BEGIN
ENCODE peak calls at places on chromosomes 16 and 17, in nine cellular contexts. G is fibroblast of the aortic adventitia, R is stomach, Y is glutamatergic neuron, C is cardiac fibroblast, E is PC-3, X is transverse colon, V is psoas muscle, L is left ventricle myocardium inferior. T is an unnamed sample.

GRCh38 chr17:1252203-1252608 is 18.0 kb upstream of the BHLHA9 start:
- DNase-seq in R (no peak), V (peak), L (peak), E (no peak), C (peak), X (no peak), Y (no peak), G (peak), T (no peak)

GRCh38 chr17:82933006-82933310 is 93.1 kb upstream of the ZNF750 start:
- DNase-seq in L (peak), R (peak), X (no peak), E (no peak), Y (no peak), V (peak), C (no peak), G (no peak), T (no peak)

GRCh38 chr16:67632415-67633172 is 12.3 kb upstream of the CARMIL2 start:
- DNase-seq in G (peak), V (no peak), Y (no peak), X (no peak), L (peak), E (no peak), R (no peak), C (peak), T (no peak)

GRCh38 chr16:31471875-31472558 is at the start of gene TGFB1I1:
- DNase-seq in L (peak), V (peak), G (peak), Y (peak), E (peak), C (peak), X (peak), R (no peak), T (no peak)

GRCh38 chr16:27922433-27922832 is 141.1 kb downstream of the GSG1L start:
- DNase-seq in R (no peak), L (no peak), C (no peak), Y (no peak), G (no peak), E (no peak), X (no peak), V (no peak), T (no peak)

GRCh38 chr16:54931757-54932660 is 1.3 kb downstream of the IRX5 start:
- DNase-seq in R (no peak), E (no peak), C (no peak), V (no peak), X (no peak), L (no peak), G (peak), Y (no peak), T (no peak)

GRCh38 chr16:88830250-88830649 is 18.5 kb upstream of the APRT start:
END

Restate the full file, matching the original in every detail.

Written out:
ENCODE peak calls at places on chromosomes 16 and 17, in nine cellular contexts. G is fibroblast of the aortic adventitia, R is stomach, Y is glutamatergic neuron, C is cardiac fibroblast, E is PC-3, X is transverse colon, V is psoas muscle, L is left ventricle myocardium inferior. T is an unnamed sample.

GRCh38 chr17:1252203-1252608 is 18.0 kb upstream of the BHLHA9 start:
- DNase-seq in R (no peak), V (peak), L (peak), E (no peak), C (peak), X (no peak), Y (no peak), G (peak), T (no peak)

GRCh38 chr17:82933006-82933310 is 93.1 kb upstream of the ZNF750 start:
- DNase-seq in L (peak), R (peak), X (no peak), E (no peak), Y (no peak), V (peak), C (no peak), G (no peak), T (no peak)

GRCh38 chr16:67632415-67633172 is 12.3 kb upstream of the CARMIL2 start:
- DNase-seq in G (peak), V (no peak), Y (no peak), X (no peak), L (peak), E (no peak), R (no peak), C (peak), T (no peak)

GRCh38 chr16:31471875-31472558 is at the start of gene TGFB1I1:
- DNase-seq in L (peak), V (peak), G (peak), Y (peak), E (peak), C (peak), X (peak), R (no peak), T (no peak)

GRCh38 chr16:27922433-27922832 is 141.1 kb downstream of the GSG1L start:
- DNase-seq in R (no peak), L (no peak), C (no peak), Y (no peak), G (no peak), E (no peak), X (no peak), V (no peak), T (no peak)

GRCh38 chr16:54931757-54932660 is 1.3 kb downstream of the IRX5 start:
- DNase-seq in R (no peak), E (no peak), C (no peak), V (no peak), X (no peak), L (no peak), G (peak), Y (no peak), T (no peak)

GRCh38 chr16:88830250-88830649 is 18.5 kb upstream of the APRT start: